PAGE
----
Taiwan's struggling smartphone maker HTC announced Tuesday it would slash 1,500 jobs, around a fifth of its total workforce, in the biggest staff cull for three years following heavy losses.
The announcement of the cuts to its manufacturing workforce comes despite a new deal with Google, completed in January, which boosted HTC's first quarter performance after a dismal 2017.
Once a star of the intensely competitive smartphone sector, HTC has been struggling in the face of stiff competition from Apple and Samsung as well as strong Chinese brands such as Huawei.
It incurred a net loss of Tw$16.91 billion ($554 million) in 2017 and a loss per share of Tw$20.58, the highest since it listed on the Taiwan Stock Exchange in March 2002.
Losses of Tw$9.8 billion in the last three months of 2017 represented its worst ever quarterly results.
HTC described the cuts -- which will be implemented by the end of September -- as "a decisive step in the realignment of resources across the organisation" that would allow "more flexible operations management".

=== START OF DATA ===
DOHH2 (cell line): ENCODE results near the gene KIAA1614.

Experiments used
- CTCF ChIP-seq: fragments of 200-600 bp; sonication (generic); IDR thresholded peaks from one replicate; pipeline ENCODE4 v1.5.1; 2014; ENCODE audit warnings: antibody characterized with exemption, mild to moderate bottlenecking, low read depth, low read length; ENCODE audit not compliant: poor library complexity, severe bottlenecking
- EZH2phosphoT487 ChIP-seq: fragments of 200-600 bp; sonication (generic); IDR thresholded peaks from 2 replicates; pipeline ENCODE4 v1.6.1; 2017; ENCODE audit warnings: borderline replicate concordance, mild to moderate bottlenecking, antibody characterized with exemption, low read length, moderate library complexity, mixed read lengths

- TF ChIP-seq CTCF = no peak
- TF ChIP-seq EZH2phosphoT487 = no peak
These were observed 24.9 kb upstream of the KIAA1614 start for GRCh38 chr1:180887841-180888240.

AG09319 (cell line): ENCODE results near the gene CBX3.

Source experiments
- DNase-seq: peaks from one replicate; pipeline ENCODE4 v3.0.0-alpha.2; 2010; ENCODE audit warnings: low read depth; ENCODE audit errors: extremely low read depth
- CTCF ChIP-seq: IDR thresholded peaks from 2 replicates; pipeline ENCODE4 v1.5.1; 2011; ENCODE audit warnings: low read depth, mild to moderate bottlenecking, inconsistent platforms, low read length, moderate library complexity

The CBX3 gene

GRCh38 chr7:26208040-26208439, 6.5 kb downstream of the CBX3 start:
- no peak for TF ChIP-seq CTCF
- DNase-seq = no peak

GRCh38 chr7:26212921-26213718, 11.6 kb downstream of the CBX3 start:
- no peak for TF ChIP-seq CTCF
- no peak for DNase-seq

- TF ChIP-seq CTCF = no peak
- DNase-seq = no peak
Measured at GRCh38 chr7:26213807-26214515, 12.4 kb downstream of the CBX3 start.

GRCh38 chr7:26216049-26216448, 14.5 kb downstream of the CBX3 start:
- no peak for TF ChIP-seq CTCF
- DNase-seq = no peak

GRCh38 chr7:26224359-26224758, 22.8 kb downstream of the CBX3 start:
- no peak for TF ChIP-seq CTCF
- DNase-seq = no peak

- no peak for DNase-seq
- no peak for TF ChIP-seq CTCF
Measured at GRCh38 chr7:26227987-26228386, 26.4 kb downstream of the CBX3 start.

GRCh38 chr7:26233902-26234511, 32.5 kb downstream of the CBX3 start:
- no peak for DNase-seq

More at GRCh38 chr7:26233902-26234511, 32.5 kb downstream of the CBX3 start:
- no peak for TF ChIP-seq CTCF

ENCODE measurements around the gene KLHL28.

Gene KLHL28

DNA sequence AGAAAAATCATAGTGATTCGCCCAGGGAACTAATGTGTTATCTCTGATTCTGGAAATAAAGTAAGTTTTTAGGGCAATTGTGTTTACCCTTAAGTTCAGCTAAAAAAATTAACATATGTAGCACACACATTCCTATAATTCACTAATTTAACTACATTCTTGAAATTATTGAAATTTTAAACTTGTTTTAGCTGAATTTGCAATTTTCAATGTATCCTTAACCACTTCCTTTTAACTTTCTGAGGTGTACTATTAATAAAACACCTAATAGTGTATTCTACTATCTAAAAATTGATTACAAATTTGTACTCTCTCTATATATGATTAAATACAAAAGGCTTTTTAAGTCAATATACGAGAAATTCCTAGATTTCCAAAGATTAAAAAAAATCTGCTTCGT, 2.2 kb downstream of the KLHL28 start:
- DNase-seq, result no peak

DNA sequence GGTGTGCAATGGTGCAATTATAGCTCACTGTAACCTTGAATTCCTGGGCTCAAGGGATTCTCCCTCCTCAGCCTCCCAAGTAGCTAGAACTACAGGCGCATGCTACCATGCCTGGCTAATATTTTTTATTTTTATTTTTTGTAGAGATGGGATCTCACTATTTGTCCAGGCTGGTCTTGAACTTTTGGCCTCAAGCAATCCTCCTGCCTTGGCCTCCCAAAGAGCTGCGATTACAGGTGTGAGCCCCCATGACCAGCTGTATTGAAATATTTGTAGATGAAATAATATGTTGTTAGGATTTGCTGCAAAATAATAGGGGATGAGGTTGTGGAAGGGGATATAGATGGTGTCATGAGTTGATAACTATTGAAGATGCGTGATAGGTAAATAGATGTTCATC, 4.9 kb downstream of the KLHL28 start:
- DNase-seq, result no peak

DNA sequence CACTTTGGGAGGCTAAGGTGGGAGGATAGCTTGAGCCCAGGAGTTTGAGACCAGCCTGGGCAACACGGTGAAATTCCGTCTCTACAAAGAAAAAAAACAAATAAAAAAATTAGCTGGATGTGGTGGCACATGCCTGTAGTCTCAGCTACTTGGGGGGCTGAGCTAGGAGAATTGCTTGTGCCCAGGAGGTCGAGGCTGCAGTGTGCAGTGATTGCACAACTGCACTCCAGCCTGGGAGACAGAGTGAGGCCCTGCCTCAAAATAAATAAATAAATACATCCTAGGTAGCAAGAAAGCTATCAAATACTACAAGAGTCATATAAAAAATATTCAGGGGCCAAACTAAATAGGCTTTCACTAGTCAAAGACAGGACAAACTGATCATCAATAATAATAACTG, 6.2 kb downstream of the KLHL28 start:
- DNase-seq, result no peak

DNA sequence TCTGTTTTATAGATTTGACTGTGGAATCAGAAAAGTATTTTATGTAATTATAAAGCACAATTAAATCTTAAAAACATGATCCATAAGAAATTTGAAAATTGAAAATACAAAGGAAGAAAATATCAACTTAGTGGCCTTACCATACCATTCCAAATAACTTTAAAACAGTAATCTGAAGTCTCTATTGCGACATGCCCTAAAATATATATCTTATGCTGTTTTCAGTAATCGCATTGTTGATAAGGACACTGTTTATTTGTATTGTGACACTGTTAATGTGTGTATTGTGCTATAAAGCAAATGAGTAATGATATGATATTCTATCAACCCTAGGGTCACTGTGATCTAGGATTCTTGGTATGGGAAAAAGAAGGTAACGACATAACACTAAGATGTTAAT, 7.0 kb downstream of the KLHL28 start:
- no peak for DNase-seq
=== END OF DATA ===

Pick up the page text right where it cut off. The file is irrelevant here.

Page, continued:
Shares in the firm plunged almost six percent in Taipei on Tuesday.
Under the $1.1 billion deal with Google, the US tech giant took on half of HTC's research and development staff -- about 2,000 people.
Many of them had already been working on its Pixel handset, manufactured by HTC, as well as acquiring intellectual property licensing.
The deal reflected Google's wish to emulate the success of Apple iPhones by controlling the hardware as well as the software used in the premium-priced handsets.
Following the Google deal, HTC announced its first quarterly gains for almost three years in May, posting a net profit of Tw$21.1 billion.
But while analysts said the Google agreement would mean some immediate benefits for HTC, such as more capital and cost reductions, they predicted a turnaround in its fortunes was unlikely.
In 2015, the company cut more than 2,000 jobs, slashing its workforce by 15 percent after posting its then biggest ever quarterly loss of Tw$8.0 billion.
HTC has previously said it wants to better coordinate its smartphone and virtual reality businesses.
The company is among major tech firms including Facebook and Samsung to venture into virtual reality and released its first VR headset Vive in 2016.
However, analysts have been sceptical about the earning potential of its investments in virtual reality and other emerging areas.